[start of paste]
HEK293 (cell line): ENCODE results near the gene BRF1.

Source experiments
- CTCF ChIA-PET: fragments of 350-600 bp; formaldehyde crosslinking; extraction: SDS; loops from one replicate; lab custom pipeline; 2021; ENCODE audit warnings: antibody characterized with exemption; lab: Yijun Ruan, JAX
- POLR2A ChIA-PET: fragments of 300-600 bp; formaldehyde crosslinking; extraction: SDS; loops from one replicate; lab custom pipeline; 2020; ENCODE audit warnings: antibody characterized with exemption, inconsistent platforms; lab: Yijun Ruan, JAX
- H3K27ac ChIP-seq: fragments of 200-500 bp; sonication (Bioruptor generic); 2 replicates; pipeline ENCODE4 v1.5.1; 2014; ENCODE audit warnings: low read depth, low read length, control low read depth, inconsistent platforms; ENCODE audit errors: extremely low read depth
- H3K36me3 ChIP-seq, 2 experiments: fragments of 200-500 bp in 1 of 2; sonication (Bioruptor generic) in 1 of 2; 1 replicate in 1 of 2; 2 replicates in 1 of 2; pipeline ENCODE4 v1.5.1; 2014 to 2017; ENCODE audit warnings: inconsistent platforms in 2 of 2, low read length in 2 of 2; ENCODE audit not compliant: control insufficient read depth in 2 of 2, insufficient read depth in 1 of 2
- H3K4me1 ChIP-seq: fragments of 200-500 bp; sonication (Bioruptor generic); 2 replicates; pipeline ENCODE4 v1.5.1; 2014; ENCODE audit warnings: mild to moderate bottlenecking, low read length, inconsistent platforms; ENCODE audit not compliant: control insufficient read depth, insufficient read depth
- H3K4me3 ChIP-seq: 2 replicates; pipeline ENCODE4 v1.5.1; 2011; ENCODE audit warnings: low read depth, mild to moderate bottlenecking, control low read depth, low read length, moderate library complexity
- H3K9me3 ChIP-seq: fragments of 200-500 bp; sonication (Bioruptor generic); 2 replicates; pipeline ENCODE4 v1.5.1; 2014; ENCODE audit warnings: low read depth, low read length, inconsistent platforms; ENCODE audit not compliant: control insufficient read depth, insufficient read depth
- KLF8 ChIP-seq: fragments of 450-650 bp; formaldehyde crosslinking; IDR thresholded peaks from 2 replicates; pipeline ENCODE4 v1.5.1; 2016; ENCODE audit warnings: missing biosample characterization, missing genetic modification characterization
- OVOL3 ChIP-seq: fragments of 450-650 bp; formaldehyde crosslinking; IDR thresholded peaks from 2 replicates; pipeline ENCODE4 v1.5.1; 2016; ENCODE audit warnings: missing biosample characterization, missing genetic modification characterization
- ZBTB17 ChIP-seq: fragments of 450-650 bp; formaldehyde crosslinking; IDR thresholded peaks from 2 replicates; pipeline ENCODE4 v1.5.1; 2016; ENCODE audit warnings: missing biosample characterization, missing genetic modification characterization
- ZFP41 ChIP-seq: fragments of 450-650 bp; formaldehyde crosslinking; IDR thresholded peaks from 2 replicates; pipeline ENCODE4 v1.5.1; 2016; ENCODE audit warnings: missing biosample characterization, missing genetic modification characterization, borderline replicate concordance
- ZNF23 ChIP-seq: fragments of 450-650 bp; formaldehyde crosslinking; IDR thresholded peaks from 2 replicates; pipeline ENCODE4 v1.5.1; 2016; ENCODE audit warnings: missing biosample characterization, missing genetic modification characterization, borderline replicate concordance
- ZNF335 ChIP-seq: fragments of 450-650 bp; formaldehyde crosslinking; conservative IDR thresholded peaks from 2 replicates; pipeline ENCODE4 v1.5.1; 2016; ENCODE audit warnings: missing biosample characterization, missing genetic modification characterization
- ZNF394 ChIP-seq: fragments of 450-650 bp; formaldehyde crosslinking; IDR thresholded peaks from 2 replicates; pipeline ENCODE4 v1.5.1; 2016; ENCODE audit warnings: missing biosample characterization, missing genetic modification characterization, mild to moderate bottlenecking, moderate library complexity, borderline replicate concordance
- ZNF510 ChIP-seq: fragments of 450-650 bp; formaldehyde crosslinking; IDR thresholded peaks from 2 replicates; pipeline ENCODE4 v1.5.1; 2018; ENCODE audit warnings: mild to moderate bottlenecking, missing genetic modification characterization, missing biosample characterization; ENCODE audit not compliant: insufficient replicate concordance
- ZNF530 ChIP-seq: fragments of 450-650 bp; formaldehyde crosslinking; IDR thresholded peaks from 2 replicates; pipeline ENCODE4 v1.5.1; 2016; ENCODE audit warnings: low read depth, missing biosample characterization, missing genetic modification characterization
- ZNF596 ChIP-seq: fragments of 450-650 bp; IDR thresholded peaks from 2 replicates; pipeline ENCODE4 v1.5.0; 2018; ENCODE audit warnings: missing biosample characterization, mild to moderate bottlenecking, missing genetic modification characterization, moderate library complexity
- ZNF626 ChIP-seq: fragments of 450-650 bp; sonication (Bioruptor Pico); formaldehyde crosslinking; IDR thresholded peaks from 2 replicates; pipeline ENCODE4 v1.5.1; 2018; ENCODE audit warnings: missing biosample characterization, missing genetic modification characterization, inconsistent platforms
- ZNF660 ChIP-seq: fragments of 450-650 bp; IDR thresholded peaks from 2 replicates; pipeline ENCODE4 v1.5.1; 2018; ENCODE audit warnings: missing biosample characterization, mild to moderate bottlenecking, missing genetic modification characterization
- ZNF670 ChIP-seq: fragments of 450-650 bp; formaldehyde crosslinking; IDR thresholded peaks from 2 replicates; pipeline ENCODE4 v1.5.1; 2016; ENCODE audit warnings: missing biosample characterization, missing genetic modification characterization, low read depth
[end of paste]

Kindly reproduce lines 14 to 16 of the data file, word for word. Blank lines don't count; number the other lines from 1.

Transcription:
- ZNF23 ChIP-seq: fragments of 450-650 bp; formaldehyde crosslinking; IDR thresholded peaks from 2 replicates; pipeline ENCODE4 v1.5.1; 2016; ENCODE audit warnings: missing biosample characterization, missing genetic modification characterization, borderline replicate concordance
- ZNF335 ChIP-seq: fragments of 450-650 bp; formaldehyde crosslinking; conservative IDR thresholded peaks from 2 replicates; pipeline ENCODE4 v1.5.1; 2016; ENCODE audit warnings: missing biosample characterization, missing genetic modification characterization
- ZNF394 ChIP-seq: fragments of 450-650 bp; formaldehyde crosslinking; IDR thresholded peaks from 2 replicates; pipeline ENCODE4 v1.5.1; 2016; ENCODE audit warnings: missing biosample characterization, missing genetic modification characterization, mild to moderate bottlenecking, moderate library complexity, borderline replicate concordance